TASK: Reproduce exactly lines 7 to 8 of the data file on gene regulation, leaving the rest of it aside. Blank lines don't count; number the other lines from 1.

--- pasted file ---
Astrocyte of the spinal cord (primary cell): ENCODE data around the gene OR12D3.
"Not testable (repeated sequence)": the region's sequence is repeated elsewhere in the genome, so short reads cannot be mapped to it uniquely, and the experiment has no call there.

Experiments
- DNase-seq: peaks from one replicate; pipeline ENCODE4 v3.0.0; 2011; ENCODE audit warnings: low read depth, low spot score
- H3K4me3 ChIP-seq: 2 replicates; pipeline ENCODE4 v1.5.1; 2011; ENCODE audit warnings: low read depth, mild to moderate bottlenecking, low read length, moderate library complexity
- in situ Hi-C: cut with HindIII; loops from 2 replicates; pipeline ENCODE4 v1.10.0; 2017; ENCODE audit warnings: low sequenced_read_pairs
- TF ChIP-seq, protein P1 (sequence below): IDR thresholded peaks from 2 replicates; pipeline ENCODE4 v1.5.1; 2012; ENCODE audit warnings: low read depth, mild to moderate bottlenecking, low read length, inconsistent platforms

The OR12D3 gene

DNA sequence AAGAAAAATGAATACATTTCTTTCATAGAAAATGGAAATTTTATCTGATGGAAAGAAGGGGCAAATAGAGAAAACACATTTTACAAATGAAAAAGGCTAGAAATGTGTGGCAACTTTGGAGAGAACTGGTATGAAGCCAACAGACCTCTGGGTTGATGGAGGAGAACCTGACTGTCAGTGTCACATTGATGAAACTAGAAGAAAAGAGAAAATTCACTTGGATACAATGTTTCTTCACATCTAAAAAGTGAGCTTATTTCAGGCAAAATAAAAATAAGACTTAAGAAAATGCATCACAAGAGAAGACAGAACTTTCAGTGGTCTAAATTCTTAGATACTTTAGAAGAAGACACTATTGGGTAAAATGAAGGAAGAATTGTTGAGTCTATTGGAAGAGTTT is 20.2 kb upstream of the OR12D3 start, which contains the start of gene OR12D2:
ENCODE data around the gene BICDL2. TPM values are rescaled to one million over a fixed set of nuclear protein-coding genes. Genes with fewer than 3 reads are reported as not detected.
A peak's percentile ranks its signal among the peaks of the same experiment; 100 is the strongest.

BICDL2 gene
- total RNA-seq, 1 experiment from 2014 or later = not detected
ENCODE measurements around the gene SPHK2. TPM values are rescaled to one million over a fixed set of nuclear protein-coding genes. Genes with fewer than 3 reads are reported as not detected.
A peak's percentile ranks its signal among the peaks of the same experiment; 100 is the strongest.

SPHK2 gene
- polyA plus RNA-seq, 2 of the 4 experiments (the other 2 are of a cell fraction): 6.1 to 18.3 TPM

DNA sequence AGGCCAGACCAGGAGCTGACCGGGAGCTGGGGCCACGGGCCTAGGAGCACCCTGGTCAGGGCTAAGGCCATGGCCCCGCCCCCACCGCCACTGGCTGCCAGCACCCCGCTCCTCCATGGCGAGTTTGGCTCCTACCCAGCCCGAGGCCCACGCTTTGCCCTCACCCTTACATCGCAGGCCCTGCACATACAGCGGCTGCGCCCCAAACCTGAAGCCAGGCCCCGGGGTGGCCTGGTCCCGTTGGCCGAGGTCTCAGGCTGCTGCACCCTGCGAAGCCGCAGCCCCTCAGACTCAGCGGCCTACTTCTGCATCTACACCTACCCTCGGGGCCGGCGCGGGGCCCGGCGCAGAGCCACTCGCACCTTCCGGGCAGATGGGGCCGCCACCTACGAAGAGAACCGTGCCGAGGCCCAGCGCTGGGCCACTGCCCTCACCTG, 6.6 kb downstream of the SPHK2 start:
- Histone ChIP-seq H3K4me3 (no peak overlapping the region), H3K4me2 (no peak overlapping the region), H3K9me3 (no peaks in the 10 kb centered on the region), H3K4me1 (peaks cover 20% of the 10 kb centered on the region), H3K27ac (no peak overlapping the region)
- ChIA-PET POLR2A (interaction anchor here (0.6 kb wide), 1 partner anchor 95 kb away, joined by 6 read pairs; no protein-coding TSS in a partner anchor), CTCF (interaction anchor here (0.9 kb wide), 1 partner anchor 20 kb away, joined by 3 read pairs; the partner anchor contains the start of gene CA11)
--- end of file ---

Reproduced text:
- TF ChIP-seq, protein P1 (sequence below): IDR thresholded peaks from 2 replicates; pipeline ENCODE4 v1.5.1; 2012; ENCODE audit warnings: low read depth, mild to moderate bottlenecking, low read length, inconsistent platforms

The OR12D3 gene